Over the time several studies have tried to find a method to estimate the BA, but still today we lack a universally trusted and accepted golden standard. Nowadays, main methodologies employed to esteem the BA are based on the measurement of biomarkers that are strictly linked to the CA. The World Health Organization (WHO) defines the term biomarker in a broad sense as a word that “includes almost any measurement reflecting an interaction between a biological system and an environmental agent, which may be chemical, physical or biological”. Nevertheless, the complexity of the aging process has made impossible the identification of a unique biomarker able to give an accurate measure of the biological aging rate.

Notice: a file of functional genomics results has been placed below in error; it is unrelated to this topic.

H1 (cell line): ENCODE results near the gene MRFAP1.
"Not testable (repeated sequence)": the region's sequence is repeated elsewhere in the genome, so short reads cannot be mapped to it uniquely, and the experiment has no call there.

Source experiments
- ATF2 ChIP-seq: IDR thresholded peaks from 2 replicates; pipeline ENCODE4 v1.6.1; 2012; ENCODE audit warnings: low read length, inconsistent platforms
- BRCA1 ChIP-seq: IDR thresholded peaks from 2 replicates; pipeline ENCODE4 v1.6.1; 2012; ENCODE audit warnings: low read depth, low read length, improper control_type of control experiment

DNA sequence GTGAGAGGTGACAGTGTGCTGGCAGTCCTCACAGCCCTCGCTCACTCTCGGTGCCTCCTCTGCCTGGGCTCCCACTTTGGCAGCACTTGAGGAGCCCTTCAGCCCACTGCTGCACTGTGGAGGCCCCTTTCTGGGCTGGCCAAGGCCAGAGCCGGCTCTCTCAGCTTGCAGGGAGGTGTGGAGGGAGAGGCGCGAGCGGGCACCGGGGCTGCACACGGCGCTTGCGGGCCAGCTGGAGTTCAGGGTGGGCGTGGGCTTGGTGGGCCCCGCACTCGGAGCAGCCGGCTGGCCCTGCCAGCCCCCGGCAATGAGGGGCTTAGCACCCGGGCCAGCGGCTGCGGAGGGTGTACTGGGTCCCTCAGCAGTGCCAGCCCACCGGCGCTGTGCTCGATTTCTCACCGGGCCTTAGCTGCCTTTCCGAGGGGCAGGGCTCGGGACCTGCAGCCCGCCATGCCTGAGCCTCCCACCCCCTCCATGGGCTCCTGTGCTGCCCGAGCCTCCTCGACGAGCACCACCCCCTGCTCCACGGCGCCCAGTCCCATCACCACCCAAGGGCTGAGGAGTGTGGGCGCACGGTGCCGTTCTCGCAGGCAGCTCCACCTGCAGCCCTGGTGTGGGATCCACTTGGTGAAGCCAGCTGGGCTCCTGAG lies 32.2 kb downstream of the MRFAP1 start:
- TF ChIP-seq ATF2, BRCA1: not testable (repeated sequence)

Scientific literature provides several possible methods and algorithms that exploit biomarkers to estimate the BA, such as the multiple linear regression (MLR) and the principal components analysis (PCA). Recent studies added new molecular biomarkers based on the DNA and RNA to the classical phenotypic biomarkers usually adopted in scientific research. Among these new biomarkers, we find as a trustworthy predictor of BA, the DNAmAge (also said epigenetic clock) that measures the age of the DNA’s methylation. Nowadays, the most powerful predictors of the BA are two of these molecular measures, namely the Horvath’s clock and the Hannum’s clock (Jylhävä et al. 2017).